Ho Chi Minh City authorities have named three structures as protected relics, including Mieu Noi (Floating Temple), Long Hoa Pagoda and an old tomb in Tao Dan Park.
The three structures were categorized as municipal relics, increasing the city’s number of protected relics to 153.
The Lam family tomb in Tao Dan Park was built in 1895 and is considered an artistic relic, according to the city Department of Culture, Sports and Tourism.
Archeologists said it is the burial place of Lam Tam Lang, a Guangdong immigrant who died in 1795 and his wife Mai Thi Xa.
Tao Dan Park is located at 55C Nguyen Thi Minh Khai Street in HCMC’s District 1, a ten minute walk from Independence Palace.
Mieu Noi (Floating Temple), or Phu Chau Temple, is located on an islet in the Vam Thuat River in Go Vap District’s Ward 5, and is considered one of Vietnam’s most special spiritual structures.
People come to the temple to pray for safe travels and good luck.
The islet is only be visited by boat.
The other new relic, Long Hoa Pagoda, is located at 1250/41 Huynh Tan Phat Street in District 7. It was built in 1902 and underwent a major refurbishment from 2000-2003.
HCMC authorities have banned any construction or repair work on these relics without express written permission from the city's mayor.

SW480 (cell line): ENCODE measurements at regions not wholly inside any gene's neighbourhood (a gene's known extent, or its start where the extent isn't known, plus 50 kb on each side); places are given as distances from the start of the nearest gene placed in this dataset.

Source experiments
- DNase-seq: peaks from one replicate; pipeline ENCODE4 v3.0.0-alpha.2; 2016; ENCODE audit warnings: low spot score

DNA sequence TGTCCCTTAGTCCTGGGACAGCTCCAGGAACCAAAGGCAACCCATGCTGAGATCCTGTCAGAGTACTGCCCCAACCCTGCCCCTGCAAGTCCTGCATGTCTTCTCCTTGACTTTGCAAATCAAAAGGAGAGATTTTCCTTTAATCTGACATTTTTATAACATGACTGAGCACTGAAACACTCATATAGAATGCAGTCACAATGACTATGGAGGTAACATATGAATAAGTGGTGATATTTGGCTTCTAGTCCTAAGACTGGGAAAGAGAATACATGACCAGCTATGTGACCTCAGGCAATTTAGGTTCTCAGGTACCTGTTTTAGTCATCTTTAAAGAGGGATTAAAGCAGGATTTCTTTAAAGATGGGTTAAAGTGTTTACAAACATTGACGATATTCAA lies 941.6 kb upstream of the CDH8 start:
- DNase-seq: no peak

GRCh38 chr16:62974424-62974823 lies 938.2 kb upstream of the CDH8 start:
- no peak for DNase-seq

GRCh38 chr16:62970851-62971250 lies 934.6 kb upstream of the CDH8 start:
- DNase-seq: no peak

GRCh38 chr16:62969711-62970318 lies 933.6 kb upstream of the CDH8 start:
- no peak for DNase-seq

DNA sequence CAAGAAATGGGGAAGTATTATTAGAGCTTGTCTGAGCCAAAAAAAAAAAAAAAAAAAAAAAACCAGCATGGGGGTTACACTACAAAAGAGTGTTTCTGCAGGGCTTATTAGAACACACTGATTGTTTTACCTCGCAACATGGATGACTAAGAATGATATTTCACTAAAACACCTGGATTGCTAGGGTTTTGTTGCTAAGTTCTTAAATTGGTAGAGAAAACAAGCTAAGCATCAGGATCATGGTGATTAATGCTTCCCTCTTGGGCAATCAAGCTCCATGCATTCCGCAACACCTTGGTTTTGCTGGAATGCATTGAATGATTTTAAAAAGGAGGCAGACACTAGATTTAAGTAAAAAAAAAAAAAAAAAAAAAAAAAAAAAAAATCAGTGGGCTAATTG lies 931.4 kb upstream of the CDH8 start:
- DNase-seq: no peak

The three newly-listed structures increased the city’s list of protected relics to 156, including 58 nationally recognized relics.
In 2010, city authorities decided to survey 168 historical structures; the survey remains underway.
The Lam family tomb, one of the three newly-chosen relics, drew wide attention starting last October after a foreign guidebook listed it as one of the world’s most haunted places.
UK travel guidebook Rough Guide named the park on its list of the world's 27 most haunted places, surprising many locals who have never heard of anything spooky happening at the park.
Rough Guides later told Thanh Nien it selected Tao Dan Park after searching the Internet for interesting ghost stories
“A story about the man looking for his lost lover in Tao Dan Park came up repeatedly," the guidebook publisher wrote via email. “We are by no means suggesting that this story is completely accurate.”
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